MARTIN Shkreli, the eccentric former pharmaceutical CEO notorious for a price-gouging scandal and for his snide "Pharma Bro" persona on social media, was convicted on Friday on federal charges he deceived investors in a pair of failed hedge funds.
A jury in Brooklyn, New York, deliberated five days before finding Shkreli guilty on three of eight counts. He had been charged with securities fraud, conspiracy to commit securities fraud and conspiracy to commit wire fraud.
Prosecutors had accused Shkreli of repeatedly misleading investors about what he was doing with their money.
Mostly, he was blowing it with horrible stock picks, forcing him to cook up a scheme to recover millions in losses, they said.
Shkreli, 34, told "lies upon lies," including claiming he had $US40 million ($50 million) in one of his funds at a time when it only had about $US300 in the bank, Assistant US Attorney Alixandra Smith said in closing arguments.
But the case was tricky for the government because investors, some wealthy financiers from Texas, testified at the trial conceded that Shkreli's scheme actually succeeded in making them richer, in some cases doubling or even tripling their money on his company's stock when it went public.
The defence portrayed them as spoiled "rich people" who were the ones doing the manipulating.
The sketch artist drawing of Martin Shkreli from his trial his fantastic pic.twitter.com/OprAxF3kvC— Colin Sullender (@shiruken) June 28, 2017
"Who lost anything? Nobody," defence lawyer Ben Brafman said in his closing argument. Some investors had to admit on the witness stand that partnering with Shkreli was "the greatest investment I've ever made," he added.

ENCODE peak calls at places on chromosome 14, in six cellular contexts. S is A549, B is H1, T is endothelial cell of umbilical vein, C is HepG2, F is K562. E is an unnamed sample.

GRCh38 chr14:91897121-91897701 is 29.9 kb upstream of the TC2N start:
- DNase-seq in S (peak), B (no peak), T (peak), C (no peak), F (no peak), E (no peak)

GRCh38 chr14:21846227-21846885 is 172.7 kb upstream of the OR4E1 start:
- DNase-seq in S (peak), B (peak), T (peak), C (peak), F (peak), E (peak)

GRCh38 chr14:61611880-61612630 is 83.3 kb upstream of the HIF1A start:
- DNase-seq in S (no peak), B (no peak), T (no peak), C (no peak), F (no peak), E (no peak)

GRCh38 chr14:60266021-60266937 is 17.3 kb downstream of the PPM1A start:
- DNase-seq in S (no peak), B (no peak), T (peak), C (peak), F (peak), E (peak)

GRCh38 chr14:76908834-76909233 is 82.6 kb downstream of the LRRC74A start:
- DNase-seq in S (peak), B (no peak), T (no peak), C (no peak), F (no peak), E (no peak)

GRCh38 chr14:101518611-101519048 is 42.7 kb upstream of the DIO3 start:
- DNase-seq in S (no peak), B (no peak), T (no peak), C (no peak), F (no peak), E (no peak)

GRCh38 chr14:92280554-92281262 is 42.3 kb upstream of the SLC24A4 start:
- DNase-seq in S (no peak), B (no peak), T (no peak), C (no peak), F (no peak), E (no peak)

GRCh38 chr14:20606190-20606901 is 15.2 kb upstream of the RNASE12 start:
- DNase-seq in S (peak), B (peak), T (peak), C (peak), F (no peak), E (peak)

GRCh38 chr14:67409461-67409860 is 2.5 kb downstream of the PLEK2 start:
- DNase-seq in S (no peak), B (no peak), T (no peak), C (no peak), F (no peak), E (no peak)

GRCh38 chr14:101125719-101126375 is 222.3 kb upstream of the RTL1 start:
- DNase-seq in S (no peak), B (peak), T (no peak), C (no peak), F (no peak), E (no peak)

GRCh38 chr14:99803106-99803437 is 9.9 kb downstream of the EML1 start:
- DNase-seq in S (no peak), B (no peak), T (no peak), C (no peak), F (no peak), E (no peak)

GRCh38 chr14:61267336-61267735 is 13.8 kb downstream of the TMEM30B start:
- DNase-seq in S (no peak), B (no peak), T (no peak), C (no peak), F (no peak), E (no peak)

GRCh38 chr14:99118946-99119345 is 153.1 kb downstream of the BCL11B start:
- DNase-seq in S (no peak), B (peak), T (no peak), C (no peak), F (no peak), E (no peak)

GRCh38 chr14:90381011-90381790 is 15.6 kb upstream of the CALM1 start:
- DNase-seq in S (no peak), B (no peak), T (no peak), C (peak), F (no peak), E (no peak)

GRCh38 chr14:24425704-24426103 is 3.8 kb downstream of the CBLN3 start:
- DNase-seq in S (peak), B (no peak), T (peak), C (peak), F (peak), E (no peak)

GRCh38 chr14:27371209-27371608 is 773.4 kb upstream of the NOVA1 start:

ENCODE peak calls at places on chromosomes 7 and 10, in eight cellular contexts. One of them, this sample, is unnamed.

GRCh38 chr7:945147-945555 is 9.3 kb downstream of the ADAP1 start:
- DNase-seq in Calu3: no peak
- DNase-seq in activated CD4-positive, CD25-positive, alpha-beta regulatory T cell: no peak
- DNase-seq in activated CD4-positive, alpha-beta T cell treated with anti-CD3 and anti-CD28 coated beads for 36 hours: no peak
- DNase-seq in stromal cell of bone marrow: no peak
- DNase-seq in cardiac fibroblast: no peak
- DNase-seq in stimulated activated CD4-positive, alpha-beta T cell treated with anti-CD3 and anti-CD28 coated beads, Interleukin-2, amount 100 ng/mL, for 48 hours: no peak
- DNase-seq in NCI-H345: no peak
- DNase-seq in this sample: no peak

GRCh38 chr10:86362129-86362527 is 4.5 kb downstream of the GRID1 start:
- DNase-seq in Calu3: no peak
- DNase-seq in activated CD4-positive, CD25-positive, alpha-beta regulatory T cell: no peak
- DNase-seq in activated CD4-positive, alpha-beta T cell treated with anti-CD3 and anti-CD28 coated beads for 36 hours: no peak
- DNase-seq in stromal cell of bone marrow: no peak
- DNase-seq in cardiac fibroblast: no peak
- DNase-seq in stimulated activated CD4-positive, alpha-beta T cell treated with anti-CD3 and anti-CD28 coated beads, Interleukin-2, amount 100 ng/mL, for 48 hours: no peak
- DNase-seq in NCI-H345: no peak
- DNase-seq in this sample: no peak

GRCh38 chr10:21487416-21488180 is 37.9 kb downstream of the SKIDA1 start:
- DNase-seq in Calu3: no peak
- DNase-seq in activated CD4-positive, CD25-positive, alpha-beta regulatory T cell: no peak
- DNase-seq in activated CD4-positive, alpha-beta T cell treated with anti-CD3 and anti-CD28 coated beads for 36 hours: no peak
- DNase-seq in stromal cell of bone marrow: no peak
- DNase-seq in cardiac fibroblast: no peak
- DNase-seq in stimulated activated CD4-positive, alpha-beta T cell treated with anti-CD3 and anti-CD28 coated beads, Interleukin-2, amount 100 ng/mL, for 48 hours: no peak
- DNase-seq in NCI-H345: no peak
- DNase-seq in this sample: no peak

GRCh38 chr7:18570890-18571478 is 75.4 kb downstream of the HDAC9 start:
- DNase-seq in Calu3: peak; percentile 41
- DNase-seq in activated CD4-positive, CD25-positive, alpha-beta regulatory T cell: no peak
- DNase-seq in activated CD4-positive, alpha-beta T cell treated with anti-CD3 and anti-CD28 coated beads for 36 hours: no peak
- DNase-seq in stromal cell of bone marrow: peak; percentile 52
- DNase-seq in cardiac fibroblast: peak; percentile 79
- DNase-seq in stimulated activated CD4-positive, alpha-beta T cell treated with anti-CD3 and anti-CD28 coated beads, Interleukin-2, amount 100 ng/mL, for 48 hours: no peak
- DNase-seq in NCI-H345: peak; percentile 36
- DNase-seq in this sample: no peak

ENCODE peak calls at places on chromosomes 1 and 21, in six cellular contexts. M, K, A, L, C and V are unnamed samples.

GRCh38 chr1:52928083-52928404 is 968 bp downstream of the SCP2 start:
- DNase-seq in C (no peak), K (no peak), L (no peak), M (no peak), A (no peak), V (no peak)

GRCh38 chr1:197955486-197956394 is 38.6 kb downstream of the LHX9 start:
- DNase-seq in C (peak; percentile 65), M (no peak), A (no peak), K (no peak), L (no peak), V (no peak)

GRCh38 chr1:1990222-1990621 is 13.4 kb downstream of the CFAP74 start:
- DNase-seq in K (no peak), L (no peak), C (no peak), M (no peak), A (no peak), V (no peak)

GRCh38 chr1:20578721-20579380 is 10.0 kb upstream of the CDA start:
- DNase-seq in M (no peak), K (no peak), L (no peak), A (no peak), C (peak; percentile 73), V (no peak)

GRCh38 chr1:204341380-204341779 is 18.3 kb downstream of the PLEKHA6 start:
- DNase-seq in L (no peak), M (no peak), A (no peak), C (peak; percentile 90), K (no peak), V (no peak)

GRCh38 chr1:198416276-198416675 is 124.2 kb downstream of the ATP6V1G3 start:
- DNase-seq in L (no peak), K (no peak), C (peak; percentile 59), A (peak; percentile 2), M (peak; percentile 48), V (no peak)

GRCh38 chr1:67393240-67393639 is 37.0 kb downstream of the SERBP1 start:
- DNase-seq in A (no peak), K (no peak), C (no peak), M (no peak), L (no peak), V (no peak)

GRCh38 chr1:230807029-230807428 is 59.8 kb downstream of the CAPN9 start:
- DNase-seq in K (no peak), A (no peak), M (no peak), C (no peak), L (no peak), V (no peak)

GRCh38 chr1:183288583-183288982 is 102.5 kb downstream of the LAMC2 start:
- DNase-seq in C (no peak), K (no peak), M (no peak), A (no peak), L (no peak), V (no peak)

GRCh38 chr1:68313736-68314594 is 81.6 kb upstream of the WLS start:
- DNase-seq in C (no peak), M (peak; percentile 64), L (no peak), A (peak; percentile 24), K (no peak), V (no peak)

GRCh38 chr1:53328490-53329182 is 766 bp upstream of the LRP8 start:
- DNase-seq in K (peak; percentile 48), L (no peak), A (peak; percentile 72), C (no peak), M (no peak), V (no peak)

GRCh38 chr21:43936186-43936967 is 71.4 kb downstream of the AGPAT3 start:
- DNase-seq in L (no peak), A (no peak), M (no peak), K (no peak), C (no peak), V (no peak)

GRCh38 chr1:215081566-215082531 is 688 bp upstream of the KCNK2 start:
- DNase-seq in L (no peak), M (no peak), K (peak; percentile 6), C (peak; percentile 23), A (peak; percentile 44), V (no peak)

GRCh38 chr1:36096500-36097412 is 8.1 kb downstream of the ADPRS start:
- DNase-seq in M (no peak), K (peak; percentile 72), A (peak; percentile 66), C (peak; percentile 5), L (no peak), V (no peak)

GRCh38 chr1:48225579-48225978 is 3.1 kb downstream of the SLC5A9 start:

For the boyish-looking Shkreli, one of the biggest problems was not part of the case - his purchase in 2014 of rights to a lifesaving drug that he promptly raised the price from $US13.50 to $US750 per pill.
Several potential jurors were kept off the panel after expressing disdain for the defendant, with one calling him a "snake" and another "the face of corporate greed."
The defendant also came into the trial with a reputation for trolling his critics on social media to a degree that got him kicked off Twitter and for live-streaming himself giving math lessons or doing nothing more than petting his cat, named Trashy.
Among his other antics: boasting about buying a one-of-a- kind Wu-Tang Clan album for $US2 million.
During about a month of testimony, Shkreli appeared engaged at times, grinning when his lawyer described him as a misunderstood misfit. Other times he looked bored, staring into space and playing with his hair.
Shkreli, who comes from an Albanian family in Brooklyn, was arrested in 2015 on charges he looted another drug company he founded, Retrophin, of $US11 million in stock and cash to pay back the hedge fund investors.
Investors took the witness stand to accuse Shkreli of keeping them in the dark as his scheme unfolded. "I don't think it mattered to him - it was just what he thought he could get away with," said Richard Kocher, a New Jersey construction company owner who invested $US200,000 with Shkreli in 2012. "It was insulting."
Shkreli didn't testify. But rather than lay low like his lawyers wanted, he got into the act by using Facebook to bash prosecutors and news organisations covering his case. In one recent post, he wrote, "My case is a silly witch hunt perpetrated by self-serving prosecutors. ... Drain the swamp. Drain the sewer that is the (Department of Justice.)"
The judge ordered Shkreli to keep his mouth shut in and around the courtroom after another rant to new reporters covering the trial.
Prosecutors "blame me for everything," he said. "They blame me for capitalism."